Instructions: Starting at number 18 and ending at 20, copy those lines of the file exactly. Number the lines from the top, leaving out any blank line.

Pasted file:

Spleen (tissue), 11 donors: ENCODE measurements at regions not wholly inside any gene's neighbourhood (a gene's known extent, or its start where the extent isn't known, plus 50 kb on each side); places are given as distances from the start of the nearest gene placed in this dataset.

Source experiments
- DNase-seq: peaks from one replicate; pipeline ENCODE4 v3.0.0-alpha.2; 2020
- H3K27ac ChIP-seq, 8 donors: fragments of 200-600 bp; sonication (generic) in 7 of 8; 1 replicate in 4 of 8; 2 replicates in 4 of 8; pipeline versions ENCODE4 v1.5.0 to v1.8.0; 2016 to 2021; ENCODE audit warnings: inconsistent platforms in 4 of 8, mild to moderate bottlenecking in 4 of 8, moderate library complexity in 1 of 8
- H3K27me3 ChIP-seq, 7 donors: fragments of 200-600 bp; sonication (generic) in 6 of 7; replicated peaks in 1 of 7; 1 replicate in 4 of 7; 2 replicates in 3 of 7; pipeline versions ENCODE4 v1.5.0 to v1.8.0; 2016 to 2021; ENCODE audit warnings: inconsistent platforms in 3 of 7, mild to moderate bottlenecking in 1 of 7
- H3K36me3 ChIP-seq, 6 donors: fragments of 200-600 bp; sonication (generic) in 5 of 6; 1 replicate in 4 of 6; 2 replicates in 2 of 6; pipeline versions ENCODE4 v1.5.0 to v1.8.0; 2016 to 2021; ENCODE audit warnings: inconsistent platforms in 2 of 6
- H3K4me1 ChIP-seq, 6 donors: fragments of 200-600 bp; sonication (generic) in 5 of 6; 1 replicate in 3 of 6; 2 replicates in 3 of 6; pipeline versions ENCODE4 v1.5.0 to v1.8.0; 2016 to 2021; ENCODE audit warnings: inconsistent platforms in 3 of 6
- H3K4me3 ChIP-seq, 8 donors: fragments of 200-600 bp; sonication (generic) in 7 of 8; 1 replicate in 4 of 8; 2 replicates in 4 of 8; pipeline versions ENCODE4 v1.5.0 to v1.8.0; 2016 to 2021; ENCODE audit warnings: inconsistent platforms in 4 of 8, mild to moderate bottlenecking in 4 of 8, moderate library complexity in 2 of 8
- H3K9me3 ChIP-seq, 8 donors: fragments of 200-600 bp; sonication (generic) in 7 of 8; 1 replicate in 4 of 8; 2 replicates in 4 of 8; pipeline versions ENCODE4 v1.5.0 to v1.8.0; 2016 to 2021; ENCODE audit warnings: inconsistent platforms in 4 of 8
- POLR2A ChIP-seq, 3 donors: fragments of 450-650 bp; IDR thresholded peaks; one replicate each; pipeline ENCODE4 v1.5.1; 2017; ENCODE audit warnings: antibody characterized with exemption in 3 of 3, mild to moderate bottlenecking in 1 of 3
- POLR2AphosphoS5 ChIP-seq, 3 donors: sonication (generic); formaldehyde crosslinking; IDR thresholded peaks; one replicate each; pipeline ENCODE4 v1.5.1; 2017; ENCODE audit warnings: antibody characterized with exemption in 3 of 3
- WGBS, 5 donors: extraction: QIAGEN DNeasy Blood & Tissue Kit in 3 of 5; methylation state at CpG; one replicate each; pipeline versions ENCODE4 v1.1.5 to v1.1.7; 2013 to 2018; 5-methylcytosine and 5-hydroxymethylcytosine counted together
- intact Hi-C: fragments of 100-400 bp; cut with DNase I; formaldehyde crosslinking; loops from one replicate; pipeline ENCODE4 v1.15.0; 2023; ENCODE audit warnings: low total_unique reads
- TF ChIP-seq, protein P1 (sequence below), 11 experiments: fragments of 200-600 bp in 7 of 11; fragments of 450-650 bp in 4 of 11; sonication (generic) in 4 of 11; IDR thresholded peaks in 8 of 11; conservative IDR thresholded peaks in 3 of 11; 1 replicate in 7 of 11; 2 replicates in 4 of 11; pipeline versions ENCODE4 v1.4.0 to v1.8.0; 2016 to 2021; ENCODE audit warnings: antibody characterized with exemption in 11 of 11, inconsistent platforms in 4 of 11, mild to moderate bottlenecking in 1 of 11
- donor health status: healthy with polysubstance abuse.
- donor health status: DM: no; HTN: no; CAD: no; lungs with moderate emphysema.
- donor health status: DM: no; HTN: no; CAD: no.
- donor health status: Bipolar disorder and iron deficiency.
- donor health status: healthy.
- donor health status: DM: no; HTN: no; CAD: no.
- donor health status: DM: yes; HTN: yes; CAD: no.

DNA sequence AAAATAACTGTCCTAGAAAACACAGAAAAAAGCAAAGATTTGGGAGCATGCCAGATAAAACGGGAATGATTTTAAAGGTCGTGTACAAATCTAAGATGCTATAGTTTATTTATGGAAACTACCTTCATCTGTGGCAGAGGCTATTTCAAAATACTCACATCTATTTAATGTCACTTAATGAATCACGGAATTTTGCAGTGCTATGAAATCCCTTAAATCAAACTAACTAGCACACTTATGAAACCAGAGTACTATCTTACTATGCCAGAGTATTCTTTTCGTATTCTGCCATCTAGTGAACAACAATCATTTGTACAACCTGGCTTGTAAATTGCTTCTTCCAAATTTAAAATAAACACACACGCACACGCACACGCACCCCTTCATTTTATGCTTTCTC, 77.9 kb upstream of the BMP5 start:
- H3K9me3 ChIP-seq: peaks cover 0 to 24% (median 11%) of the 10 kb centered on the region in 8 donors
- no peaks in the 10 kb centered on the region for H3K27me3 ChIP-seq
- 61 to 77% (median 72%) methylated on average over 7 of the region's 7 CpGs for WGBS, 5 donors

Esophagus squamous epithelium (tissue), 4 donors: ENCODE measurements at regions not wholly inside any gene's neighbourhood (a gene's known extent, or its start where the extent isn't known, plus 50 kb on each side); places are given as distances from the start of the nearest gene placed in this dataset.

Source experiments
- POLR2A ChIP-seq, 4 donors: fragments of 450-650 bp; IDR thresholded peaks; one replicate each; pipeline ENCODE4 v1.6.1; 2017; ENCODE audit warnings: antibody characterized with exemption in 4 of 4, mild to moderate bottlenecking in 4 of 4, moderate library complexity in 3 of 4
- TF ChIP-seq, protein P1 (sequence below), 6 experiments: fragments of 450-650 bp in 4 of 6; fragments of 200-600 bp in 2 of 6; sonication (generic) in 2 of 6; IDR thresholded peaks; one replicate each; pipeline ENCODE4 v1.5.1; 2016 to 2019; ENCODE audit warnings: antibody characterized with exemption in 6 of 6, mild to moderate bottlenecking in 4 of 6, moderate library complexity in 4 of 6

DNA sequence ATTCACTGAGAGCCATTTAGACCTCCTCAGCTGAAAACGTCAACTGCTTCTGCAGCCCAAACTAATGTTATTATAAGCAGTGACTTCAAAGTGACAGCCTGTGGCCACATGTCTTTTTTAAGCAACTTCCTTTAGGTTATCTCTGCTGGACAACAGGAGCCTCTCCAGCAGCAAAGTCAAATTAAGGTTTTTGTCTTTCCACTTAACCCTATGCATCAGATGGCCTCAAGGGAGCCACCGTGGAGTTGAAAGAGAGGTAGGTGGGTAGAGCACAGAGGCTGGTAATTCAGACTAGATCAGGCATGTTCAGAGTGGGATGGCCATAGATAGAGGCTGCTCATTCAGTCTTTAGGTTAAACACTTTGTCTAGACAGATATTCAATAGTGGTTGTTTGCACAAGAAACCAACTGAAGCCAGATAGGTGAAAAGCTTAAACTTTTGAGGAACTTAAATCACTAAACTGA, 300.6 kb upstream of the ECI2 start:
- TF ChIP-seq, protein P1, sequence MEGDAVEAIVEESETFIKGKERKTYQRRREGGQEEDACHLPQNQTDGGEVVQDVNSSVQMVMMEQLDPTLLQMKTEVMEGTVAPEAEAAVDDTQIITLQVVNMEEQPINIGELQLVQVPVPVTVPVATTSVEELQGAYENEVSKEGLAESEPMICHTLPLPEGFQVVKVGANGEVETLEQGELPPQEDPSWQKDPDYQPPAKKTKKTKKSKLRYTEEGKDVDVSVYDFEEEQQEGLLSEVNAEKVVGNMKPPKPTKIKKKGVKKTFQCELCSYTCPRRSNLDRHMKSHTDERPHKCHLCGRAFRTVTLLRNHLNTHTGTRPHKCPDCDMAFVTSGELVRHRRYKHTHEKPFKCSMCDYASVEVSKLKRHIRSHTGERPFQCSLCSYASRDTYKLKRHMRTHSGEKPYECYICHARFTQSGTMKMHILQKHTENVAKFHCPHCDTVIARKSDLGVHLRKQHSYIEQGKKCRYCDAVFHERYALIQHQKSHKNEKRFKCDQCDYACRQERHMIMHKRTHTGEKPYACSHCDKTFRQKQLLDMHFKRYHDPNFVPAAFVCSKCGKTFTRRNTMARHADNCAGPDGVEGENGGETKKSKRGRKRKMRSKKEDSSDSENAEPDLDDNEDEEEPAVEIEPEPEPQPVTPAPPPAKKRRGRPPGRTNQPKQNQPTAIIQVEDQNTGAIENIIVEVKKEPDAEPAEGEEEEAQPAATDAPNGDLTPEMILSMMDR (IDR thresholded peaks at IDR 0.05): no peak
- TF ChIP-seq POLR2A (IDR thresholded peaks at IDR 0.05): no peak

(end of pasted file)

- donor health status: Bipolar disorder and iron deficiency.
- donor health status: healthy.
- donor health status: DM: no; HTN: no; CAD: no.